Attachment in early life is a fundamental aspect of child development and the establishment of intimate and reciprocal relationships with caregivers. Shaffer & Kipp (2007) define attachment as ‘a close emotional relationship between two persons, characterized by mutual affection and a desire to maintain proximity’. Contrary to the original view of infant attachment as a ‘secondary drive’ of the dependency on caregivers for physiological needs, such as hunger; Bowlby (1969, 1973) proposed that all infants are born with an innate bias to form an attachment to a primary attachment figure to whom they can seek comfort, or a ‘secure base’ during stressful circumstances. It is proposed by Ainsworth (1967) that parental sensitivity is crucial to shaping the security and development of the initial infant-parent attachment relationship, however the phenomenon of attachment requires both infants and caregivers to contribute in the formation of the attachment bond. Ultimately, the quality of attachment in early life shapes both the social and emotional
Attachment is an emotional bond between an infant and their primary caregiver (usually the mother). The interactions between the caregiver and the infant are seen as important parts which help their relationship to develop and to maintain the attachment, (Psychology Today, 2017). This emotional bond is a strong feeling that a person (infant) have for another person (caregiver) and it could be vital for a child`s normal behaviour and social development. John Bowlby studied and expanded the concept of attachment and came to the conclusion that attachment represents in the early years of life, a behavioural system which its goal is to maintain the closeness of primary caregiver with the infant. He argues that emotional connections between a child
Attachment theory suggests it is the quality of the relationship between the child and caregiver, which ultimately influences development (Sroufe & Seigel, 2011). Ideally, the child and caregiver should express attunement to one another (Sroufe & Seigel, 2011). Ainsworth’s Strange Situation experiment differentiated the securely attached child from the insecure child through the child’s reaction to the return of her caregiver after periods of separation (Sroufe & Seigel, 2011). The securely attached child “actively greet(s) and initiate(s) interaction with the caregiver upon reunion” (Sroufe & Seigel, 2011, p. 4). The securely attached child develops a positive “internal working model” (Schore & Schore, 2008, p. 12), influencing self-efficacy.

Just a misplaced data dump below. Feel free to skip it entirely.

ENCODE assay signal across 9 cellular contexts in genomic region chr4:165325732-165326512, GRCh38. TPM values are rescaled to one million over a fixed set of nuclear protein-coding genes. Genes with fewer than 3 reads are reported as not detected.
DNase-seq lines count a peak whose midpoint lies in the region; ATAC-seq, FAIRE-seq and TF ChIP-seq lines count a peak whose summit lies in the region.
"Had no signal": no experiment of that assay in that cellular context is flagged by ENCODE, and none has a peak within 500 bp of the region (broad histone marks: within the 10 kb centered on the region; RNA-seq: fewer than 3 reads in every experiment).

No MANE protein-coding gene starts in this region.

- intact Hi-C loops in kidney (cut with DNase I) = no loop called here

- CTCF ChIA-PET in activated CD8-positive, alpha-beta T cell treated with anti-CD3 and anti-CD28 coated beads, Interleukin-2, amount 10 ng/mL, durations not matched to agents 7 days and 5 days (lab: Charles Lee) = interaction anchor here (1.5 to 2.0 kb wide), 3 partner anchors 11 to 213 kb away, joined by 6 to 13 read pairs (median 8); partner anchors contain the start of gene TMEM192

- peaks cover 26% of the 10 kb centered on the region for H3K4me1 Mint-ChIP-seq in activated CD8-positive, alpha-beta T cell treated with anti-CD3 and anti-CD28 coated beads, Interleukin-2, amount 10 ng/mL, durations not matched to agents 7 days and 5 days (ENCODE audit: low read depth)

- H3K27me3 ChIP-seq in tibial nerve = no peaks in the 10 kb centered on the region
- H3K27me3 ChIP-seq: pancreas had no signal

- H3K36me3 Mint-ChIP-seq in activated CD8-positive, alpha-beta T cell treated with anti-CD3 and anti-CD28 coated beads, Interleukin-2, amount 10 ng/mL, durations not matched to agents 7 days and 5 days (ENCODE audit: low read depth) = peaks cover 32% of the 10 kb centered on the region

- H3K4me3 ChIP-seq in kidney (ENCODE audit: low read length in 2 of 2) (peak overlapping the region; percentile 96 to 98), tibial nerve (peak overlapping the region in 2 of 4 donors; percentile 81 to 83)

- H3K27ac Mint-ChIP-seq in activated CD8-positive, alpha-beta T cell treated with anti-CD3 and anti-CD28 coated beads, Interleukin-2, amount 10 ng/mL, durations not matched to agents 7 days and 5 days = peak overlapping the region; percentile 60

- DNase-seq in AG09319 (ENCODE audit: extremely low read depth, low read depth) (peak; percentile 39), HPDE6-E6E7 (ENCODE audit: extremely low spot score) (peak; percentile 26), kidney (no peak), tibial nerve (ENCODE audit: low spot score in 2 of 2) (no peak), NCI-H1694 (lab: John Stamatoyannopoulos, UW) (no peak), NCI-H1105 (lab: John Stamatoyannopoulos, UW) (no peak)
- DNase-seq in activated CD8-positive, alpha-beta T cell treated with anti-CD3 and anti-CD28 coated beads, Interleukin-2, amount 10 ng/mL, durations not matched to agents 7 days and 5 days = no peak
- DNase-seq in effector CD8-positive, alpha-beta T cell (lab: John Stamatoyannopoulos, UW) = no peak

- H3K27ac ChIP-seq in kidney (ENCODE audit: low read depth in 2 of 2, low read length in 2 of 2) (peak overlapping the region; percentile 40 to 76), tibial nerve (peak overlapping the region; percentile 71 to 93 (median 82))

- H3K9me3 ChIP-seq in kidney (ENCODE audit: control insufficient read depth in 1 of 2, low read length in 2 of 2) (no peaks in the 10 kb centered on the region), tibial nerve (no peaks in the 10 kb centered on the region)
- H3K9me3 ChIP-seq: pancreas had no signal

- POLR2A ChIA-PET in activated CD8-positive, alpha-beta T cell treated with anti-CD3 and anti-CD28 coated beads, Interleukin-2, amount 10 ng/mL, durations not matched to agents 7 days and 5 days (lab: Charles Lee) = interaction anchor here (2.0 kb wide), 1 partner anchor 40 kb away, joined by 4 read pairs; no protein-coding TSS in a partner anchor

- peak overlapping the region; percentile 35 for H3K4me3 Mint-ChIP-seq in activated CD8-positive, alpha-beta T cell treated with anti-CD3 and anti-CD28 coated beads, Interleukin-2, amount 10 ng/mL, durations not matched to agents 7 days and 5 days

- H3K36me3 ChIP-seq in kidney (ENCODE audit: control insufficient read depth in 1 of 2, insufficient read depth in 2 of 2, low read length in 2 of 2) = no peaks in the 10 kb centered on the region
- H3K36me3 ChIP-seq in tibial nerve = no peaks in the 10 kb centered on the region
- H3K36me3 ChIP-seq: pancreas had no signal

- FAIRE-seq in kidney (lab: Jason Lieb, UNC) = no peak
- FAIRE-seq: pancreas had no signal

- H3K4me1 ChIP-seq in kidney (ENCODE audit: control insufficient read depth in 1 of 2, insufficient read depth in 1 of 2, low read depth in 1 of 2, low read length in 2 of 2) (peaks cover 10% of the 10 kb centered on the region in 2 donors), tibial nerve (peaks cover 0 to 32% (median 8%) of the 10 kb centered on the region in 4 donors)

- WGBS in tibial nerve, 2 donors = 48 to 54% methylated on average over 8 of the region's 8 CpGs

The attachment is shown by some behaviors in infants, such as needing closeness with the attachment figure when upset or threatened, the infant uses the figure as secure base that the child can use when in need of security and comfort (Bowlby, 1969). Any caregiver is the attachment figure who provides most care for the infant and is their primary social communication.This can be biological parents or anyone who the infant feels the attachment with. According to Bowlby there are 4 stages in attachment formation: Pre-attachment, attachment-in-the-making, clear-cut
A positive approach should always be taken when discussing what is happening to allow a child to talk about their feelings towards the move and to ask any questions if they feel it necessary. This allows the practitioner to address any concerns the child may have early on the reduce their anxiety or worry. Communicating with the parents about the worries a child has is important as they can then be addressed both in the setting and at home to make sure they are eradicated before the transition begins. Theories of attachment John Bowlby: stated that a child is influenced mostly by their primary carer, usually the mother. He said
The caregiver is readily available and responsive to the infant’s needs and emotions. When an infant develop trust in the availability and reliability of this relationship. The internal working models for the infants is likely to be one their anxiety is reduced and they can therefore explore and enjoy their world, safe in the knowledge that they can return to their secure base for help if needed and can emotionally regulate oneself. The child grows up to be confident, less disruptive and aggressive than the other groups, able to form long lasting relationships and have